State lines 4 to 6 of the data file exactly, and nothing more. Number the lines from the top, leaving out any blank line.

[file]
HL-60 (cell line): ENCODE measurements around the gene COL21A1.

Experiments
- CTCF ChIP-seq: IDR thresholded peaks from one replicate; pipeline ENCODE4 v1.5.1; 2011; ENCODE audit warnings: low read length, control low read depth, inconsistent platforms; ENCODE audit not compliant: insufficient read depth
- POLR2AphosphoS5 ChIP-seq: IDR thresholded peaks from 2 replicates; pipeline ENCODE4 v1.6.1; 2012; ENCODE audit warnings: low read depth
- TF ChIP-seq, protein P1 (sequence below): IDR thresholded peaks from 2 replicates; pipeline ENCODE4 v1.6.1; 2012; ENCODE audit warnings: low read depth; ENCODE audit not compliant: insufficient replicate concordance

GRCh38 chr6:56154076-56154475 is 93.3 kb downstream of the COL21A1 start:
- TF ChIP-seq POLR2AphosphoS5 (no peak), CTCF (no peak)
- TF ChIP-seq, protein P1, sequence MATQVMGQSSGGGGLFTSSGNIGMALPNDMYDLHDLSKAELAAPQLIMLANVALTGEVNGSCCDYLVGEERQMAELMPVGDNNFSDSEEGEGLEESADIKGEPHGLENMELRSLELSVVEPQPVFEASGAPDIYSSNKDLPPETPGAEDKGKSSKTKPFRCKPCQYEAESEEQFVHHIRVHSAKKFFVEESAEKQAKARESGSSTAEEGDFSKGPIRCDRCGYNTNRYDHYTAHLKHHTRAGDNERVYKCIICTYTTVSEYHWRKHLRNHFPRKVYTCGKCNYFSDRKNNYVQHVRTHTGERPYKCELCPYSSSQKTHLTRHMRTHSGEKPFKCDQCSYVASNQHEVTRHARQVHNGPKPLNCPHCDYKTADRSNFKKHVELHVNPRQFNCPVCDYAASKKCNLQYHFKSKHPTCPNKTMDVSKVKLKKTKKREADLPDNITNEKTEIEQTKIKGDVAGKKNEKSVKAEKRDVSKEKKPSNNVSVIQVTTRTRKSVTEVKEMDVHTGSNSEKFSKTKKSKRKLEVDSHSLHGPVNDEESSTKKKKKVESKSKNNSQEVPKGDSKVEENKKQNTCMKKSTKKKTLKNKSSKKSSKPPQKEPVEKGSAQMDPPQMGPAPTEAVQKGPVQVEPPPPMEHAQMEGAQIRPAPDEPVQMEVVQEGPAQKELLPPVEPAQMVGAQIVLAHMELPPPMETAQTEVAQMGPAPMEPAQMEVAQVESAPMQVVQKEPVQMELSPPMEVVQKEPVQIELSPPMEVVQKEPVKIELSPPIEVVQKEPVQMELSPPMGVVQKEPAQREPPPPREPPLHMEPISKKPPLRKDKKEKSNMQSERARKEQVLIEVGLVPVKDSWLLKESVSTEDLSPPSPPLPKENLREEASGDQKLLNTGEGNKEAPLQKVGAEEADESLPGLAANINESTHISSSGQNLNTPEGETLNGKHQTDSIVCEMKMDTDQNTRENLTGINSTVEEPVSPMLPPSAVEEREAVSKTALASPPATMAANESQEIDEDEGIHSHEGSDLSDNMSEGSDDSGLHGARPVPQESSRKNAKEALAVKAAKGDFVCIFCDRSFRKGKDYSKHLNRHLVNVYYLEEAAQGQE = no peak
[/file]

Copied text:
- POLR2AphosphoS5 ChIP-seq: IDR thresholded peaks from 2 replicates; pipeline ENCODE4 v1.6.1; 2012; ENCODE audit warnings: low read depth
- TF ChIP-seq, protein P1 (sequence below): IDR thresholded peaks from 2 replicates; pipeline ENCODE4 v1.6.1; 2012; ENCODE audit warnings: low read depth; ENCODE audit not compliant: insufficient replicate concordance

GRCh38 chr6:56154076-56154475 is 93.3 kb downstream of the COL21A1 start: